(Jan. 13, 2014) -- The UTSA College of Public Policy will present a lecture by renowned sociology professor Eduardo Bonilla-Silva at 5:30 p.m., Thursday, Jan. 16 in the Durango Building Southwest Room (1.124) at the Downtown Campus. The event is free and open to the public.
The lecture, "From King to Obama: Explaining Racism in Post-Racial America," will focus on the public perception of racism by the American public in light of President Barack Obama's election to a second term, the country's long history of racial issues and what it means to live in a "post-racial" society.
"Eduardo Bonilla-Silva is a nationally recognized expert in race and social theory," said Rogelio Saenz, dean of the UTSA College of Public Policy. "In a time when many are trying to paint the U.S. as having transcended the racial inequalities of its past, it is important to question how deeply ingrained these inequalities have become in the very power structure of our nation."
Bonilla-Silva is a professor of sociology and chair of the sociology department at Duke University in Durham, N.C. His research areas include racial stratification, critical race methods and political sociology.
To date, he has written five books on race in the United States including "Racism without Racists: Color-Blind Racism and the Persistence of Racial Inequality America," published in 2013. He has published articles in journals such as Sociological Inquiry, Racial and Ethnic Studies, the Journal of Latin American Studies, and the Annals of the American Academy of Political and Social Science.
In 1997, his American Sociological Review article advocating a structurally focused approach toward analyzing racial matters, "Rethinking Racism: Toward a Structural Interpretation," garnered him wide visibility in the field of social sciences. He has appeared as an expert on race and sociology on media outlets including the Huffington Post and, most recently, the PBS election 2012 special, "Race 2012," which focused on race and politics.
Bonilla-Silva is a recipient of the 2007 Lewis Coser Award by the Theory Section of the American Sociological Association for Theoretical Agenda Setting and the 2011 Coz-Johnson-Frazier Award by the American Sociological Association. He received a Bachelor of Arts in Sociology degree from the University of Puerto Rico, Rio Piedras and Master of Arts and Ph.D. degrees in sociology from the University of Wisconsin-Madison.
The UTSA College of Public Policy Dean's Distinguished Lecture Series features scholars and policy analysts on a variety of major issues that affect the community, the nation and the world. Free parking is available in lot D3 under Interstate 35. A public reception will follow the lecture in the Buena Vista Street Building Assembly Room (1.338).
The UTSA Interactive Technology Experience Center camps are for curious youth who are interested in STEM and related topics. This week, campers will study environmental science, robotics and computer science.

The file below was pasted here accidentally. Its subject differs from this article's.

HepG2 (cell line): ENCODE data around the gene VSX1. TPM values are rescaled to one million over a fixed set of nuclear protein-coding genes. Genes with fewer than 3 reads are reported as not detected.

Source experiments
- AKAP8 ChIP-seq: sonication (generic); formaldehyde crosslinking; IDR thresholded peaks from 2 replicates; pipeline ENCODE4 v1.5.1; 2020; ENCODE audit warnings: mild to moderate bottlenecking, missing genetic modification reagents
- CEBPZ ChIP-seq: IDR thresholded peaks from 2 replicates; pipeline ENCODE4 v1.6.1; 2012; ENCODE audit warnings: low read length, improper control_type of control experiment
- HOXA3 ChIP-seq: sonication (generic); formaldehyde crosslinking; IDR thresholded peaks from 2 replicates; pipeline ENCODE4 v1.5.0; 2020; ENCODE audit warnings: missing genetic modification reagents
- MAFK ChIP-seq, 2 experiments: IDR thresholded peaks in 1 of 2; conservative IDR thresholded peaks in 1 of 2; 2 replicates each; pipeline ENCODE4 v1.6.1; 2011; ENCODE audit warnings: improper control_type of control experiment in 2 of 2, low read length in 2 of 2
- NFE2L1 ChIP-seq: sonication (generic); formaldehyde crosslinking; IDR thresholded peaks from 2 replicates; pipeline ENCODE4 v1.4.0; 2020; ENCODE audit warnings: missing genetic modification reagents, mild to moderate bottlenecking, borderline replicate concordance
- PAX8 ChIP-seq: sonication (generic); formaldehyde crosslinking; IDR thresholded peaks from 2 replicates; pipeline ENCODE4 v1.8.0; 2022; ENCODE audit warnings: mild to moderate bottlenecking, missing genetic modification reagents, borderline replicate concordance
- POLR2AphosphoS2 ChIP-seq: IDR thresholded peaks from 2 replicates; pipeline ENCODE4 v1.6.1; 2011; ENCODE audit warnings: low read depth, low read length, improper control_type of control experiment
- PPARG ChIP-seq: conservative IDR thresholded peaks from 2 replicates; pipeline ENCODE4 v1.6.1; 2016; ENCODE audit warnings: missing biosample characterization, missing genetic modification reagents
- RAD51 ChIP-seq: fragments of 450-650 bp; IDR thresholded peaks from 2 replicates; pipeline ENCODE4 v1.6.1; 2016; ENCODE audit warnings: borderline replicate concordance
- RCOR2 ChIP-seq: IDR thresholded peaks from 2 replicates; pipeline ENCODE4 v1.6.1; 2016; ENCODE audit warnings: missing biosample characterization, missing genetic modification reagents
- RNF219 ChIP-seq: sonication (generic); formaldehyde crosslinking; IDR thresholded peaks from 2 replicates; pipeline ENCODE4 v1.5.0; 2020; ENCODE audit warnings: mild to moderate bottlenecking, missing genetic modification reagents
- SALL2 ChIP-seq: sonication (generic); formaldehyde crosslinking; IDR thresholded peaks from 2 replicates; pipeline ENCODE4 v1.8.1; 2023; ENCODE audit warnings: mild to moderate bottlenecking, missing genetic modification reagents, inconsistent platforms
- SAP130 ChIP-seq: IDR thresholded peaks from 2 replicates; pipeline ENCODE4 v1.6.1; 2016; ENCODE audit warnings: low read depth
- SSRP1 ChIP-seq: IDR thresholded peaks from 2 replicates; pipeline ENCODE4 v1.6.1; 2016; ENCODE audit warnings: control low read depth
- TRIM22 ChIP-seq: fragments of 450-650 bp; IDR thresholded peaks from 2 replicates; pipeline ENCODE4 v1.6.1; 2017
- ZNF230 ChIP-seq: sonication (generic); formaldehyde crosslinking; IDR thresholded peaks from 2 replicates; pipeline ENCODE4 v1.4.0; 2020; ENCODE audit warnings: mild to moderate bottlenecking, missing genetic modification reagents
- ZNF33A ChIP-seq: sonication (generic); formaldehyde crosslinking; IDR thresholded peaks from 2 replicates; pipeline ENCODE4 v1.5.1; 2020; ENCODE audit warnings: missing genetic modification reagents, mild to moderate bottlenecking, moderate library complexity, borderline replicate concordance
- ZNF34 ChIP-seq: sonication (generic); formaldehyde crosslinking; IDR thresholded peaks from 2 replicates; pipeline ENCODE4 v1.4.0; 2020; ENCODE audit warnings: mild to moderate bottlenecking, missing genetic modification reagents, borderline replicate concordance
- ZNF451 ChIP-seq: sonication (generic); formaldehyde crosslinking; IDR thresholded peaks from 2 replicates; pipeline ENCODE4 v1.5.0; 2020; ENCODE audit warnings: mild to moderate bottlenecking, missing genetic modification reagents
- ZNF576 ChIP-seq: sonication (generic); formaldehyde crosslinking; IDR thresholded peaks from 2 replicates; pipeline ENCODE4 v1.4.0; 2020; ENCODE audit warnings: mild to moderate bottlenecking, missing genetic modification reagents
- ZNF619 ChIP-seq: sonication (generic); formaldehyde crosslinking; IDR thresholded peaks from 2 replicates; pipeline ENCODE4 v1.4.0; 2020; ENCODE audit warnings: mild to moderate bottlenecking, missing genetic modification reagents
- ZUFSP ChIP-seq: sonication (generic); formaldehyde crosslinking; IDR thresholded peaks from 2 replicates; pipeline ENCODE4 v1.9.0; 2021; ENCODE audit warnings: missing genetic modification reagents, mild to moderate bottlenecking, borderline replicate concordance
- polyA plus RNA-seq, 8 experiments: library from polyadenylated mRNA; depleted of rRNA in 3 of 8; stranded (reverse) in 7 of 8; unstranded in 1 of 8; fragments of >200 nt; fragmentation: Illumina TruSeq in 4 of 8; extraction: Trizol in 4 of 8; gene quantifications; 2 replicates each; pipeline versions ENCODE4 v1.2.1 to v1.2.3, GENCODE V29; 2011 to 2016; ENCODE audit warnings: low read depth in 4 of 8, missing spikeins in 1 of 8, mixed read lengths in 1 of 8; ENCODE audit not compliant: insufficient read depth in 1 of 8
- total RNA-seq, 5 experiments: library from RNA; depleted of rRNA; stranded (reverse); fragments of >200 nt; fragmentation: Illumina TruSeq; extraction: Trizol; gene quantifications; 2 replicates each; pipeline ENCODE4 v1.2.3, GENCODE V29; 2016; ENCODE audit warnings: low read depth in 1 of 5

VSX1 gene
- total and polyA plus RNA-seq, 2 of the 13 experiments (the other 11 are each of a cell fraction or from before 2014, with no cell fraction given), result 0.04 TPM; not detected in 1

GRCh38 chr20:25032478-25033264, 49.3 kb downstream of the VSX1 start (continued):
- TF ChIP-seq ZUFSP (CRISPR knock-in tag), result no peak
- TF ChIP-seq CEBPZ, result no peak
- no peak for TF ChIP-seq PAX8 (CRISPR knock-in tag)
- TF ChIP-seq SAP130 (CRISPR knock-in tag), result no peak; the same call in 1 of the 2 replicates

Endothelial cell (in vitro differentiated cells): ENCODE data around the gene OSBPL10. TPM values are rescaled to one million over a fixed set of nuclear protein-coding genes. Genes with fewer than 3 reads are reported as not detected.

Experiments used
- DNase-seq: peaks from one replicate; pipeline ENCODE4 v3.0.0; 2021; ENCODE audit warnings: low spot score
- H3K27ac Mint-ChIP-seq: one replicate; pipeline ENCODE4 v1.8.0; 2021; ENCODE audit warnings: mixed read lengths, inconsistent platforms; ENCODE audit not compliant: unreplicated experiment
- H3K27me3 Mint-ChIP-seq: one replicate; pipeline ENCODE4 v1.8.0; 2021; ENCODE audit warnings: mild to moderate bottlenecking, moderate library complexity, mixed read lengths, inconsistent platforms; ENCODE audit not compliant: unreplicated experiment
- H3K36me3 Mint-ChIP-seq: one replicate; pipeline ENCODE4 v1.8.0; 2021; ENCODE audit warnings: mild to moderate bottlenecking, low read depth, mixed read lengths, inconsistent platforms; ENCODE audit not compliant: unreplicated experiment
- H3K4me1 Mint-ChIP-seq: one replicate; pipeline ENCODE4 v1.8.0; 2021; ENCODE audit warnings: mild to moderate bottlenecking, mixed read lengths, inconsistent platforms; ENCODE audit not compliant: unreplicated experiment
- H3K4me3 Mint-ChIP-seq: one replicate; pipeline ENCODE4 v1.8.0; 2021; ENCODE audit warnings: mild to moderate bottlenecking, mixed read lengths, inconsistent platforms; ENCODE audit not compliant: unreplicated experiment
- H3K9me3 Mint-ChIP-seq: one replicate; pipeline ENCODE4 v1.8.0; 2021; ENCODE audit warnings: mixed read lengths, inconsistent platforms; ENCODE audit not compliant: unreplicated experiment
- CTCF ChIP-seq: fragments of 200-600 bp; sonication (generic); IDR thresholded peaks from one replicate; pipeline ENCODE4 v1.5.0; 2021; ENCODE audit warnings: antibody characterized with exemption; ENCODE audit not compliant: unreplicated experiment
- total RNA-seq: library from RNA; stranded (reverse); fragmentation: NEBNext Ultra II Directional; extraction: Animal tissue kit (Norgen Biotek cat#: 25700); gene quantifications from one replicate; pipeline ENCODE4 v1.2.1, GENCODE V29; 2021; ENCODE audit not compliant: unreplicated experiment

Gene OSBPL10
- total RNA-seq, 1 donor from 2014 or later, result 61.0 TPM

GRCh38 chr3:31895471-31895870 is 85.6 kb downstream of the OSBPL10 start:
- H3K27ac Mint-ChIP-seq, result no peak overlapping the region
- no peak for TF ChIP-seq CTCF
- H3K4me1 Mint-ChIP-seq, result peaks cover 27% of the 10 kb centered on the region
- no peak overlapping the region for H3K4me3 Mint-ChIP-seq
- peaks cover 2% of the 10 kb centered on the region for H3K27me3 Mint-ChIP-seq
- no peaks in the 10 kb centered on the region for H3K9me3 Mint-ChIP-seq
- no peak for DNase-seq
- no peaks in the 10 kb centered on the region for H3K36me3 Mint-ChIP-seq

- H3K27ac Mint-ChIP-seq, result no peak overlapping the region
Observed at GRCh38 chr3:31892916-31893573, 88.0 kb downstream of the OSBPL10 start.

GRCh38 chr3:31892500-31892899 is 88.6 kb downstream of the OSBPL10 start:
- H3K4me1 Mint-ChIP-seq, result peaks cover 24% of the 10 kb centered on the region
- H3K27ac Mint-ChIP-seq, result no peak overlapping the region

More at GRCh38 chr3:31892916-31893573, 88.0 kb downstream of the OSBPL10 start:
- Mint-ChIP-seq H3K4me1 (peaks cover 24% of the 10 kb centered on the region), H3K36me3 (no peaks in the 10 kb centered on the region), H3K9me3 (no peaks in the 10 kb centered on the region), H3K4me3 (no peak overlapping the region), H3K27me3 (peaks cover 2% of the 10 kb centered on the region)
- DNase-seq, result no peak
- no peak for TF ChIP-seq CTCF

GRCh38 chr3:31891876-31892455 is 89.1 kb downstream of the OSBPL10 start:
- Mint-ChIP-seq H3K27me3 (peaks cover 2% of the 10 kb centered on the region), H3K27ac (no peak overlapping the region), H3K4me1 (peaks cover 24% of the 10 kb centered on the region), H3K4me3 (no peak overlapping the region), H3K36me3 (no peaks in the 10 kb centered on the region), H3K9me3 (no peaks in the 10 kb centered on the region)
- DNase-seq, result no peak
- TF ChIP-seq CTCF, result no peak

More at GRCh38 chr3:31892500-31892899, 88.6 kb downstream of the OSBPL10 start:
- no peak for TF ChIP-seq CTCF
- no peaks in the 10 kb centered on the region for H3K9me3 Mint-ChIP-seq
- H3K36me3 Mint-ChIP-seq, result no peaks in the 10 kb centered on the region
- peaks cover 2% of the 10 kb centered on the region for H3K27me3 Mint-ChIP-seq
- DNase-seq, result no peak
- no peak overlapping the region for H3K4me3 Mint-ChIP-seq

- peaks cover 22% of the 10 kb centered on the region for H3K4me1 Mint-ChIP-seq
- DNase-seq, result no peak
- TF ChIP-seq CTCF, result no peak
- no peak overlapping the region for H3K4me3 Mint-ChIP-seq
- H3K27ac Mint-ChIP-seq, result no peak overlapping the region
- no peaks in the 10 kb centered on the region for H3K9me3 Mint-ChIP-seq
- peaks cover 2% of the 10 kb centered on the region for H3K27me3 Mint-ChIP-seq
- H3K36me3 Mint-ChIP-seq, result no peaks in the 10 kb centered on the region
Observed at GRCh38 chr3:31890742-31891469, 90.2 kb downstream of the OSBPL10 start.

UTSA Main Campus
The Curtis Vaughan Observatory at UTSA will be having open stargazing every Wednesday night during the month. This event is free and open to the public.
Curtis Vaughan Observatory, UTSA Main Campus
In four sessions of this weeklong day camp for 9 to 13-year-olds, campers will participate in indoor and outdoor activities while exploring ancient technologies from around the world and the new technologies archaeologists are using to discover them.
UTSA Center for Archaeological Research, Main Campus
Roadrunner readers dive into exciting topics during this literary adventure summer camp geared toward 6-10-year-olds, occurring Monday through Thursday for two weeks.
Buena Vista Building 3.350, Downtown Campus
This event seeks to uncover overlapping African and Indigenous cultural expressions as points of decolonial praxis within readings of Black, Chicana/o, Mexican American, and African American culture and history. It's free and open to the public.
Buena Vista Theater (BV
Experience a very different summer camp! The UTSA East Asia Institute is teaching kids Japanese through language, culture, art, crafts, music, cooking and more. For kids age 6-12. For more details, email firstname.lastname@example.org.
Main Building (MB 1.126), Main Campus
7 to 12 year-olds will explore Mayan Culture in a three-day sessions, concluding at the Witte museum, where campers will have the chance to see the new "Maya: Hidden Worlds Revealed" exhibit.
UTSA Center for Archaeological Research, Main Campus
The University of Texas at San Antonio is dedicated to the advancement of knowledge through research and discovery, teaching and learning, community engagement and public service. As an institution of access and excellence, UTSA embraces multicultural traditions and serves as a center for intellectual and creative resources as well as a catalyst for socioeconomic development and the commercialization of intellectual property - for Texas, the nation and the world.
To be a premier public research university, providing access to educational excellence and preparing citizen leaders for the global environment.
We encourage an environment of dialogue and discovery, where integrity, excellence, inclusiveness, respect, collaboration and innovation are fostered.